Three leading civil society activists will soon reach their sixth month of detention on charges related solely to their work and affiliation with the Centre for Training and Human Development (TRACKS), a group of international and Sudanese activist organisations said.
The organisations have serious concerns about the detained TRACKS director Khalafallah El Afif Mukhtar, trainer Midhat Afifeldin Hamdan, and Mustafa Adam, Director of El Zarga Organisation for Rural Development – and seven other activists affiliated with the Sudanese NGO. Not only because of the “baseless” charges but also because the court proceedings thus far have “not met international and regional human rights standards on the right to a fair trial, including the right to a public hearing”.
TRACKS is a national non-governmental organisation that provides training on a variety of subjects, from information technology to human rights. The members now face criminal charges, including crimes against the state which carry the death penalty.
In a joint call released today, the African Centre for Justice and Peace Studies (ACJPS), El Khatim Adlan Centre for Enlightenment (KACE), Sudan Democracy First Group (SDFG), Sudo UK, International Refugee Rights Initiative, Sudan Consortium, and the Darfur Bar Association (DBA) express their concerns about the court proceedings against the accused.
The defendants have not been provided with a written list of the charges they face, or been given copies of the evidence for the crimes alleged in order to prepare a defence for court sessions. In addition, civil society activists, including journalists, have been obstructed from attending the trial by court police and subjected to harassment and intimidation, “including having their photos taken during court sessions”.
The defence lawyers have not seen the copies of the evidence that the prosecutors use, such as lists of names, transcripts of WhatsApp conversations, and documents and videos that were found on laptops seized during a raid on TRACKS in February 2016. The prosecutors use photographs from social media of the accused TRACKS members, which the activists believe is an attempt to intimidate them.
Photographs of staff members' family and friends presented to the court could be “an attempt to intimidate the individuals involved”
The organisations write that the defendants have been accused of being responsible for the International Criminal Court indictment against President Omar Al Bashir and the application of US sanctions against Sudan. It has also been alleged that TRACKS has been conducting work on behalf of El Khatim Adlan Centre for Enlightenment & Human Development (KACE), a pro-democracy NGO that also works to promote multiculturalism in Sudan. It has been closed by the Sudanese authorities since 2012, and is now registered in Uganda.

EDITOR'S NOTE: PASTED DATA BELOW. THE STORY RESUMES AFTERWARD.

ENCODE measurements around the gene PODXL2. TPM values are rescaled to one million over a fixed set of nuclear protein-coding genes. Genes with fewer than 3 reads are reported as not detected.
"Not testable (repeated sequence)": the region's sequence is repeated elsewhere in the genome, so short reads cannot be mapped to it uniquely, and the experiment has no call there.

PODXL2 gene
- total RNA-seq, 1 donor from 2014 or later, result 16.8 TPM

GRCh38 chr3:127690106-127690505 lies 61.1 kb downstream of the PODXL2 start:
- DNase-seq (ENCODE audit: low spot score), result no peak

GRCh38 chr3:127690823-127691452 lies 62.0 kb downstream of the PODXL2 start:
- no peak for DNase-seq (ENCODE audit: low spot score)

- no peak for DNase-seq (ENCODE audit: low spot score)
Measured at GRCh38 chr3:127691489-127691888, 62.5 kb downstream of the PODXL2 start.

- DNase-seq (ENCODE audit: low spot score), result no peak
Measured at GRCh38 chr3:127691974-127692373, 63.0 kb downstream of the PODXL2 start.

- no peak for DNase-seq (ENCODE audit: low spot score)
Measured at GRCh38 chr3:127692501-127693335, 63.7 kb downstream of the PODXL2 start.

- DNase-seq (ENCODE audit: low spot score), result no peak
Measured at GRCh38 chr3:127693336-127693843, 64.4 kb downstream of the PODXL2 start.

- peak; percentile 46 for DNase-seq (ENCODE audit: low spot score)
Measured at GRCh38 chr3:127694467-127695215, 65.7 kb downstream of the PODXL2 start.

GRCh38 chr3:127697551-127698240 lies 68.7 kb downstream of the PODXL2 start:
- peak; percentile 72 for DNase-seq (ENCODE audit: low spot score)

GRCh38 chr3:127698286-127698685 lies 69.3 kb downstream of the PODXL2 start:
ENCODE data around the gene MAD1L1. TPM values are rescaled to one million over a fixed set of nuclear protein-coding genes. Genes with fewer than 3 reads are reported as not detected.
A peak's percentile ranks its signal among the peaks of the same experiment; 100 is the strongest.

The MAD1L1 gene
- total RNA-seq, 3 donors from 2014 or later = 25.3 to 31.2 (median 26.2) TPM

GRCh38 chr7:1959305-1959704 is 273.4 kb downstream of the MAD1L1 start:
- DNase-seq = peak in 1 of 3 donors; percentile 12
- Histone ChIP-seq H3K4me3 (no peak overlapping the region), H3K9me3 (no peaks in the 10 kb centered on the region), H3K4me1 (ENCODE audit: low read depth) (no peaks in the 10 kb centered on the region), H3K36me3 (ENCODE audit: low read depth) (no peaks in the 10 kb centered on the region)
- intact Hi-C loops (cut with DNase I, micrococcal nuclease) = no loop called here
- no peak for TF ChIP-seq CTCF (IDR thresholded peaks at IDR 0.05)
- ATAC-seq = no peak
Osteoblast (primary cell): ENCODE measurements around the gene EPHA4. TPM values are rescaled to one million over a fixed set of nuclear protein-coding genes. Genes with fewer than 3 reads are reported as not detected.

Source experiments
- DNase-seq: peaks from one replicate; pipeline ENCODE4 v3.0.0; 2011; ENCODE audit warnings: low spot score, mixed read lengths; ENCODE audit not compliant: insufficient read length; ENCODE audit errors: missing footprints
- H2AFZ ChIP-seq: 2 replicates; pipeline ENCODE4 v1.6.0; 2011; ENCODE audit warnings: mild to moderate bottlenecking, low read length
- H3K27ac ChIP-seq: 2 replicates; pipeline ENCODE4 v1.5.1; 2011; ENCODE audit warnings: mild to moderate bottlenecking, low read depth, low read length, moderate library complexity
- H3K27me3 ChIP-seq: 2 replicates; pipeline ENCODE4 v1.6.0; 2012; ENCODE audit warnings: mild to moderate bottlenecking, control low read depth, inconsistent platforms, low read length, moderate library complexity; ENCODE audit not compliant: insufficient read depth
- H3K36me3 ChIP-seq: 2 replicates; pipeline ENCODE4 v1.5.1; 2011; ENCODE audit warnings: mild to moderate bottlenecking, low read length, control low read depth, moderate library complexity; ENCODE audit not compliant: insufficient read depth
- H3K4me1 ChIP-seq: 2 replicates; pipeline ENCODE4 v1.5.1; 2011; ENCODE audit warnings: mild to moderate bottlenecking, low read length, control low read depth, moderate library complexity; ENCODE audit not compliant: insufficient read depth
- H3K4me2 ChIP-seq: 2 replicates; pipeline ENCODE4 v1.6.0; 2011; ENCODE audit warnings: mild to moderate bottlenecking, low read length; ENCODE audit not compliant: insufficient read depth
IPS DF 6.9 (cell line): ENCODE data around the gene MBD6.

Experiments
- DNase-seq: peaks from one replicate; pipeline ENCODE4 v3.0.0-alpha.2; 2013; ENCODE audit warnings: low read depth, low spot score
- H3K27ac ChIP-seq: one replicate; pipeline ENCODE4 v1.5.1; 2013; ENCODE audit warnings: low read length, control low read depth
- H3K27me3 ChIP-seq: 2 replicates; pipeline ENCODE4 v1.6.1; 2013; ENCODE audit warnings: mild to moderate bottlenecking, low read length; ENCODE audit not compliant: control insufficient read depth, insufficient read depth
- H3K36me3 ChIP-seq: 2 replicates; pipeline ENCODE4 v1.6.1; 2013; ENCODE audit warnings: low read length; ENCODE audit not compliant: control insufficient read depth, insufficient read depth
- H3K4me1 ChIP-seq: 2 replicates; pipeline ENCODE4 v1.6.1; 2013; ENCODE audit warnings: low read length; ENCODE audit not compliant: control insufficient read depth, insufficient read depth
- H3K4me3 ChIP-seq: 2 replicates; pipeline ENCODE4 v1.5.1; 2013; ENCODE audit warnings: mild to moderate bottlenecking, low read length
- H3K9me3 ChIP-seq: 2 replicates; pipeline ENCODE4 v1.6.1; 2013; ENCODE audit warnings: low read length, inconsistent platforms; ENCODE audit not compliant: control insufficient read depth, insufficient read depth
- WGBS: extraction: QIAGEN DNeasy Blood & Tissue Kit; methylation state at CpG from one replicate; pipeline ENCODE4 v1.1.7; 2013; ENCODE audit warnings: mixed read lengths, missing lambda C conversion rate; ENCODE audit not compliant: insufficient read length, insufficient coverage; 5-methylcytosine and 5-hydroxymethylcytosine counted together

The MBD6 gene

“The practice of issuing criminal charges against activists and human rights defenders has become an established tool to silence dialogue about human rights and civil society,” said Abdelrahman Gasim of the Darfur Bar Association. He found the mentioned evidence “unconvincing as to how the work of TRACKs staff and affiliates constitute crimes against the state”.
Their trial and that of other activists was supposed to begin on 24 August, but was postponed several times. The next court proceedings were planned to take place at Central Khartoum Courthouse mid-November.
Civil society organisations and groups are routinely threatened with closure, and activists, human rights defenders, and journalists have faced harassment, intimidation, and criminal charges levied by the state for their affiliation with Sudan’s civil society movement and for their human rights work, the statement continues.
Monim El Jak, Executive Director of Sudan Democracy First Group: “These sweeping powers to hold detainees for up to four and a half months without charge or judicial review, granted under the 2010 National Security Act have been repeatedly used to arbitrarily detain civil society activists”.
“This apparent campaign against TRACKs represents the latest threat to the rapidly deteriorating space for civil society in Sudan, and a trial against civil society and the human rights movement itself”, said Andie Lambe, Executive Director of the International Refugee Rights Initiative.